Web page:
Poles signal caution over alliance with Italy's Salvini

Poles signal caution over alliance with Italy's Salvini

Salvini, whose anti-immigrant League is the most popular party in Italy, said his talks on Wednesday with Jaroslaw Kaczynski, leader of Poland's ruling Law and Justice Party (PiS), had gone well.

Poland and Italy could work together on a new Europe, Italy's Deputy Prime Minister Matteo Salvini said in Warsaw on Wednesday.

However, Mr Salvini, who shut his country's ports to migrants last summer, provoked a government crisis by stating: "Whether it's eight or 88 migrants, I am not authorising anyone to enter Italy".

Lawmaker Witold Waszczykowski, a former foreign minister, said "the only arrangements that have been made concern further meetings and further consultations, but there are no arrangements for a deal, a creation in advance of alliances or common clubs in the European Parliament".

Italy's hardline interior minister Matteo Salvini has rejected a European deal to end a deadlock that left 49 migrants adrift in the Mediterranean for almost three weeks.

The eurosceptic governments in Rome and Warsaw are both keen to repatriate some European Union powers from Brussels to national capitals and hope like-minded parties will do well in the May elections, which will follow Britain's planned exit from the bloc in March.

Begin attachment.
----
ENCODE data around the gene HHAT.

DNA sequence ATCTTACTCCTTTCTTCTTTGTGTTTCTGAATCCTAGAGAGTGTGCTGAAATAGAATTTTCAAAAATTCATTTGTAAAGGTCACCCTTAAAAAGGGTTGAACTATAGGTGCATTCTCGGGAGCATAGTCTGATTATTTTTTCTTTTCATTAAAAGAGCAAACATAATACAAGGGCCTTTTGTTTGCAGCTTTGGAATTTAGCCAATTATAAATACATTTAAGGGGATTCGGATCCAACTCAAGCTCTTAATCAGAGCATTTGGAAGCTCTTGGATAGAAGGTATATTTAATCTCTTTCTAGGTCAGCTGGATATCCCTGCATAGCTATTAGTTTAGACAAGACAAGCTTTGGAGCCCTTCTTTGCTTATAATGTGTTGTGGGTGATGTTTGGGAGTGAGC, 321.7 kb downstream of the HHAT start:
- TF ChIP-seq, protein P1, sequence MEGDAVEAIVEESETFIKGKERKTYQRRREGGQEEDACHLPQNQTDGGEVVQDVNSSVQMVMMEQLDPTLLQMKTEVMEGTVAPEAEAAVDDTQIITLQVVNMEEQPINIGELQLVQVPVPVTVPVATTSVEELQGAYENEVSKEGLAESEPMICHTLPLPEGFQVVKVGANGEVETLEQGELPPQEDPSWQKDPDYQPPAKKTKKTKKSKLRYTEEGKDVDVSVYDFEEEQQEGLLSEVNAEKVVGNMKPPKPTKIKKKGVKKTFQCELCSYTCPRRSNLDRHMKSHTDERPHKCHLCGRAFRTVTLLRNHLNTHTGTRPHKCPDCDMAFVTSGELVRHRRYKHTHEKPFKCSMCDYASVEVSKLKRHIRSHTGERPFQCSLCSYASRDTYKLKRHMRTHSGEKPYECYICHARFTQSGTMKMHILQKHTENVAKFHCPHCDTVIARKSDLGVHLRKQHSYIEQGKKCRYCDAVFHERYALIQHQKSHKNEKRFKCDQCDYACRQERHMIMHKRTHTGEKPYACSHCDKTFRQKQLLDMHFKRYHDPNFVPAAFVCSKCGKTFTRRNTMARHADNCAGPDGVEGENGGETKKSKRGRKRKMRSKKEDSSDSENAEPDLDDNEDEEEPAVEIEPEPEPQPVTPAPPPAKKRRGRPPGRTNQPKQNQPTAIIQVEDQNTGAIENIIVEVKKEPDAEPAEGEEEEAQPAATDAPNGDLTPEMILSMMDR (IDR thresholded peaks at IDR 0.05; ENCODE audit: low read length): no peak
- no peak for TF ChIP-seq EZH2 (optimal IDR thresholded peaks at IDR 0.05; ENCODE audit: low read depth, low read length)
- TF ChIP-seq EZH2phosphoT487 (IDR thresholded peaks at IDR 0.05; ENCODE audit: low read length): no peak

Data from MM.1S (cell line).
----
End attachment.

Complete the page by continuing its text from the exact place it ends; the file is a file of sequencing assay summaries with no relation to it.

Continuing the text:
During a visit to Warsaw ahead of May elections to the European Parliament, Salvini told reporters that the two countries would be key players in a "new spring" in Europe.

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All three leaders - Orban, Kaczynski and Salvini - say they want to keep out migrants to preserve Europe's Christian heritage and protect their citizens' security.

"In Europe, one has always spoken about a French-German axis".

Both populist governments have been embroiled in conflicts with Brussels over topics of national sovereignty.

As for Salvini's coalition partner, Luigi Di Maio, he is preparing an election manifesto with European populist groups that are in coherence with his M5S.

"There should not be this different treatment by Brussels", Morawiecki said, adding that "so with Mr Salvini we are on the same page with regards to many European matters".

The European Parliament elections, being held across the EU from May 23-26, are shaping up into a battle between liberal pro-EU forces backed by leaders like French President Emmanuel Macron, and populist euroskeptics represented by Salvini and far-right leaders including France's Marine Le Pen.

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